First of all, congrats on the new look. I have an Irrelevant question to this topic. Did you compare SSD(s) in regard to after effects performance when rendering or using encoder for processing? How much of a difference - regard to Ae - would a 3500 MBs speed SSD offer vs 500 MBs ones? in terms of speed?

Posted on 2020-12-04 17:57:04

For exporting, a faster drive generally doesn't do much. Sometimes an SSD will give a boost over a platter drive (depends on your project), but a NVMe drive shouldn't give you anything noticeable.

The one area it does help, however, is letting you write frames to the disk cache. Every frame you render is stored in RAM, then written to the disk cache whenever Ae thinks it can sneak it in without affecting your workflow. Faster drives tend to allow for these frames to be written a bit faster, which means you will have more frames stored in the disk cache if you exit Ae or otherwise overwrite the frames stored in RAM.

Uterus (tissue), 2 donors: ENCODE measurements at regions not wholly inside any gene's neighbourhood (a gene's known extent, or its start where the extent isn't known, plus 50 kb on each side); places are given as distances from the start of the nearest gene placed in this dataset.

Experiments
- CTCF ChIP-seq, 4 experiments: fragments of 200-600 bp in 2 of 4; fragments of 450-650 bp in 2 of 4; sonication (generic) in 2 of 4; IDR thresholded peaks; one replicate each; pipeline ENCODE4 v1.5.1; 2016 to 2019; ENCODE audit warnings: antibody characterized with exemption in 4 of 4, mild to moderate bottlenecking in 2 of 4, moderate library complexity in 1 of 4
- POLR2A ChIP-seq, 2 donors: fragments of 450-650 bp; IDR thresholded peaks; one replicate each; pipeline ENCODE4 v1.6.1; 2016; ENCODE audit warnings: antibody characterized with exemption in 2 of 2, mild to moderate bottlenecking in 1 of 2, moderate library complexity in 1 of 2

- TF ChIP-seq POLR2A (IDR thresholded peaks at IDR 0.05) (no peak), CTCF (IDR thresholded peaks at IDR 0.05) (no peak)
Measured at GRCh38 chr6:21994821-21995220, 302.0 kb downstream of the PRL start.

It isn't a huge difference though, maybe 10% going from an SSD to a 3.5GB/s NVMe? Unfortunately, since writing to the disk cache is more of a background task, we have never found a reliable way to test this. We can play a comp and let it sit for 10 seconds, and one time it will write all the frames to the disk cache, and another time it will only write half. Or less... Or more... It is extremely random, so that is more of a gut feeling than anything backed up by hard numbers.

Posted on 2020-12-04 18:23:17
CakeInMotion

Thanks for your explanation, appreciate it.

Posted on 2020-12-04 20:52:41